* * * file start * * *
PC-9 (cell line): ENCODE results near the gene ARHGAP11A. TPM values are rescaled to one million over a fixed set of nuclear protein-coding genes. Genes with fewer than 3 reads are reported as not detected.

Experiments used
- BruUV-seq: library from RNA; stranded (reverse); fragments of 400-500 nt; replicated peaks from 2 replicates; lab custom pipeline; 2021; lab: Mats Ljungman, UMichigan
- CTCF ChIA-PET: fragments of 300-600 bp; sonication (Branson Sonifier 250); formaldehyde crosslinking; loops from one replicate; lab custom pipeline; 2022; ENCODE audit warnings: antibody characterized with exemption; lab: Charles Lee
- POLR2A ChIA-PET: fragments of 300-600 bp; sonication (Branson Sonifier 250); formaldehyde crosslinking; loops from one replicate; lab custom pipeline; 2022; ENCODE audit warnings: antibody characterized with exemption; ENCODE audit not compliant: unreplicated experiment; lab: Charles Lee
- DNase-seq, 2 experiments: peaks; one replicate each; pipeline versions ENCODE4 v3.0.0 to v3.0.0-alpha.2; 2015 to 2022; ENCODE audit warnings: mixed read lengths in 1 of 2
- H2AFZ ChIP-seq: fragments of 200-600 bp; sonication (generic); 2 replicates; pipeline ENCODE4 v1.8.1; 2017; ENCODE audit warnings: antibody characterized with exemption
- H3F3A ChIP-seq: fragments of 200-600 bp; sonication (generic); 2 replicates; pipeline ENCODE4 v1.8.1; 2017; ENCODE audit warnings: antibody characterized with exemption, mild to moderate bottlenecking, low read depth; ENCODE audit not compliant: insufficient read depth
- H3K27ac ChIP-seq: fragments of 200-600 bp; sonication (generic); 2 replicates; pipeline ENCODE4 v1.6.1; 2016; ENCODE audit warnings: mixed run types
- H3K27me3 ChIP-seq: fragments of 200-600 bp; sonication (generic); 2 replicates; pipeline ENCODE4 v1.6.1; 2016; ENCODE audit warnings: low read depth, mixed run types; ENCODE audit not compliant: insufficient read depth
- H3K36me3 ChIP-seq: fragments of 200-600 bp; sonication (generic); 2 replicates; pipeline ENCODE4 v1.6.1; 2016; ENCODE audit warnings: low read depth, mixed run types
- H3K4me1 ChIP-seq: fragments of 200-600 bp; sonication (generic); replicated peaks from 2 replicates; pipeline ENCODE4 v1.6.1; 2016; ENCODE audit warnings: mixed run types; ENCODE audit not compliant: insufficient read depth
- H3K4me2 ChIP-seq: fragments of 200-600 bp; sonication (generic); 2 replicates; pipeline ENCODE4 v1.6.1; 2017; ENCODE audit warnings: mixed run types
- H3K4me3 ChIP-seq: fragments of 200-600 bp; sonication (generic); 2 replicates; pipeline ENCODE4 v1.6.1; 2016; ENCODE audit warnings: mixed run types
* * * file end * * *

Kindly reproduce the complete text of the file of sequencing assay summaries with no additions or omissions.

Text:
PC-9 (cell line): ENCODE results near the gene ARHGAP11A. TPM values are rescaled to one million over a fixed set of nuclear protein-coding genes. Genes with fewer than 3 reads are reported as not detected.

Experiments used
- BruUV-seq: library from RNA; stranded (reverse); fragments of 400-500 nt; replicated peaks from 2 replicates; lab custom pipeline; 2021; lab: Mats Ljungman, UMichigan
- CTCF ChIA-PET: fragments of 300-600 bp; sonication (Branson Sonifier 250); formaldehyde crosslinking; loops from one replicate; lab custom pipeline; 2022; ENCODE audit warnings: antibody characterized with exemption; lab: Charles Lee
- POLR2A ChIA-PET: fragments of 300-600 bp; sonication (Branson Sonifier 250); formaldehyde crosslinking; loops from one replicate; lab custom pipeline; 2022; ENCODE audit warnings: antibody characterized with exemption; ENCODE audit not compliant: unreplicated experiment; lab: Charles Lee
- DNase-seq, 2 experiments: peaks; one replicate each; pipeline versions ENCODE4 v3.0.0 to v3.0.0-alpha.2; 2015 to 2022; ENCODE audit warnings: mixed read lengths in 1 of 2
- H2AFZ ChIP-seq: fragments of 200-600 bp; sonication (generic); 2 replicates; pipeline ENCODE4 v1.8.1; 2017; ENCODE audit warnings: antibody characterized with exemption
- H3F3A ChIP-seq: fragments of 200-600 bp; sonication (generic); 2 replicates; pipeline ENCODE4 v1.8.1; 2017; ENCODE audit warnings: antibody characterized with exemption, mild to moderate bottlenecking, low read depth; ENCODE audit not compliant: insufficient read depth
- H3K27ac ChIP-seq: fragments of 200-600 bp; sonication (generic); 2 replicates; pipeline ENCODE4 v1.6.1; 2016; ENCODE audit warnings: mixed run types
- H3K27me3 ChIP-seq: fragments of 200-600 bp; sonication (generic); 2 replicates; pipeline ENCODE4 v1.6.1; 2016; ENCODE audit warnings: low read depth, mixed run types; ENCODE audit not compliant: insufficient read depth
- H3K36me3 ChIP-seq: fragments of 200-600 bp; sonication (generic); 2 replicates; pipeline ENCODE4 v1.6.1; 2016; ENCODE audit warnings: low read depth, mixed run types
- H3K4me1 ChIP-seq: fragments of 200-600 bp; sonication (generic); replicated peaks from 2 replicates; pipeline ENCODE4 v1.6.1; 2016; ENCODE audit warnings: mixed run types; ENCODE audit not compliant: insufficient read depth
- H3K4me2 ChIP-seq: fragments of 200-600 bp; sonication (generic); 2 replicates; pipeline ENCODE4 v1.6.1; 2017; ENCODE audit warnings: mixed run types
- H3K4me3 ChIP-seq: fragments of 200-600 bp; sonication (generic); 2 replicates; pipeline ENCODE4 v1.6.1; 2016; ENCODE audit warnings: mixed run types